Senator Anne Gobi lives in Spencer, Massachusetts, the town where she was born and raised. After graduating from Worcester State College, Anne studied law at Massachusetts School of Law at night while teaching high school during the day.  After passing the bar, she went into private practice.

A member of the Spencer Democratic Town Committee since 1998, Anne was asked to run for an open seat in 2001.  We asked her if she was anxious about the campaign.  ‘I had never run for anything before this.  The representative in the district before me was a Republican.  Raising money was the hardest part.  I had a primary in my first election, and I had to raise over $50,000 for the campaign, which was hard.  But I won.’  She was a member of the Massachusetts House of Representatives for 14 years, serving on multiple committees including the Joint Committee on Environment, Natural Resources and Agriculture, of which she was co-Chair.

We asked her why she chose go serve on the Agriculture Committee.  ‘In Massachusetts, we have a wish list for committee assignments.  When I was first elected, I was assigned to committees.  But since I grew up active in 4-H and live in a rural district, I wanted to serve on the Agriculture Committee, which I did.  It took me a while to be named chair, but I was, and eventually served two terms as Chair.’  Anne was elected as State Senator in 2014, and she is currently in her second term as Chair of the Senate Ag Committee.

We asked if she likes being a Senator.  ‘I like it, even though there is a lot of work.  Over 300 bills come to my committee during the biennium, and I make sure that the committee works hard on each one.

When we asked what the biggest issue was facing agriculture in Massachusetts today, Anne did not hesitate.  ‘Farm viability.  Massachusetts has 7,000 farms, but most of them are very small.  Last year’s drought affected them badly.  We have to find a way to make farming sustainable for our farmers.’  Another problem with agriculture in the state is the number of outdated laws, particularly the agricultural preservation statutes. The way they were written when people went into them thirty years ago is not the way things are now.  It is a challenge updating laws so that farms can have viability and diversify on their farm so they can survive.  Young farmers need the help most.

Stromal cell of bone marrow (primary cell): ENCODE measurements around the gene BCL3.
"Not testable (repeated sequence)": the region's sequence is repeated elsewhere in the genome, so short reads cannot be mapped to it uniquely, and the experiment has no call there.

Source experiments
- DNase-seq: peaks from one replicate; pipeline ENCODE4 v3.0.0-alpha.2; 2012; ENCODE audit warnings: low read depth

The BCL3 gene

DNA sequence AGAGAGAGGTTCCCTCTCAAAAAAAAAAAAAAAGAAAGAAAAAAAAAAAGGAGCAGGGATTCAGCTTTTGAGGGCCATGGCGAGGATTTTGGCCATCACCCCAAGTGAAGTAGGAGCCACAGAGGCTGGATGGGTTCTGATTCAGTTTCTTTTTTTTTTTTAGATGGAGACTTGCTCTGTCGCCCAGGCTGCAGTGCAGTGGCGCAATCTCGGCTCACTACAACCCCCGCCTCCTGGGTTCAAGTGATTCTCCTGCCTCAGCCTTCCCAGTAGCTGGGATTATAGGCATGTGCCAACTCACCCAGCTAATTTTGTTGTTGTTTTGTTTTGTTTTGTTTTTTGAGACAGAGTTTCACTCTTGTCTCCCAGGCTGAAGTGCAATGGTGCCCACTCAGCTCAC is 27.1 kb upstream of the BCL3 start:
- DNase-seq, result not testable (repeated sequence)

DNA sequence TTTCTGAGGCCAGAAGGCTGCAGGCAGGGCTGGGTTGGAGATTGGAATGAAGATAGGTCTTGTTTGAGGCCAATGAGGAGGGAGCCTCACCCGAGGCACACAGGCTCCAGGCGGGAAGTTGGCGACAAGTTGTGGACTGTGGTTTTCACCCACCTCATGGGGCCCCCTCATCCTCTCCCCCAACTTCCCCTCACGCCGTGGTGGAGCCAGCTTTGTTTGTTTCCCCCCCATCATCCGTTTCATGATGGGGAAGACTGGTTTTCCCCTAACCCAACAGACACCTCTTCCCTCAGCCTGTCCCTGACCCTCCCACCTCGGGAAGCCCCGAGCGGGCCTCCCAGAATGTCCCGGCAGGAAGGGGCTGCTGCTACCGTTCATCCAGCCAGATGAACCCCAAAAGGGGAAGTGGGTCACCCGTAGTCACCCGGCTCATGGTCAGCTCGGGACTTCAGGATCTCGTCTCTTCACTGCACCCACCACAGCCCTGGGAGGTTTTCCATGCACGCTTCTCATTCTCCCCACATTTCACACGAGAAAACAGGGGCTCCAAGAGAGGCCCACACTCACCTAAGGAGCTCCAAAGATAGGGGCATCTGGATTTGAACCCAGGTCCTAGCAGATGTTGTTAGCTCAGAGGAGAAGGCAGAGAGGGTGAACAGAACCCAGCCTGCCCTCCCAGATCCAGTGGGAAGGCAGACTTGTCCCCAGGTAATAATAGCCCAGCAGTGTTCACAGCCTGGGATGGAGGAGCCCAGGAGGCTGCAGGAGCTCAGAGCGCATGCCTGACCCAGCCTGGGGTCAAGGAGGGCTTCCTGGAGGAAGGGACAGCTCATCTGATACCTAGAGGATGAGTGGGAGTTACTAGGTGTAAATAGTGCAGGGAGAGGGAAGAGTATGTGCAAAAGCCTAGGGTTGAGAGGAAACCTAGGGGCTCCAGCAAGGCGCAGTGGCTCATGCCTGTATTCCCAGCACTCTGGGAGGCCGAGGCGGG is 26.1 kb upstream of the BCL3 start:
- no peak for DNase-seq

Ann said that Massachusetts is losing an alarming number of dairy farms. ‘We’re down to about 160, roughly.  There were thousands at one time.  Within the last ten years we have lost another 25’

She is optimistic with some new trends in agriculture.  ‘Farm breweries are cropping up.  There is a Barre dairy farm that is milking cows and selling beer as well.  One woman who works there said ‘15 cents for a pint of milk, $7 for a pint of beer.’

According to Anne, the biggest non-agriculture issue that the Massachusetts Senate faced this year is the fact that revenues are not coming in at the pace they should be.  Uncertainty on the federal level and the effect that will have is a huge worry.  Health care is almost 51% of the budget.  The state is facing a $870 million deficit.  Currently the state has no tax on online sales.  There should be a way to capture this revenue that has been lost due to the closing of brick and mortar stores in favor of online sales.  Also Massachusetts is home to a large number of financial institutions and service industries that pay no taxes.

Senator Gobi said the thing she likes most about being in the legislature is that it is never boring.  There is a different issue every day.  ‘You never know when the phone rings or when you open an email what is going to be there.’  She likes to keep active, and the legislature helps to provide change and challenge.  What she dislikes most is her long commute to the statehouse, which takes a lot of valuable time out of day.

e says she has enjoyed working and being invited to CSG-ERC meetings and seminars.  She especially likes that she is able to go online and get information on what is happening in other states and in Washington.  This resource is tremendously helpful to her and her staff.

Come and meet Senator Anne Gobi and other dedicated legislators interested in Agricultural and Rural Affairs policy this summer at the 2017 CSG-ERC Annual Meeting in Uncasville, Connecticut (‘Mohegan Sun’) from August 13 through 16.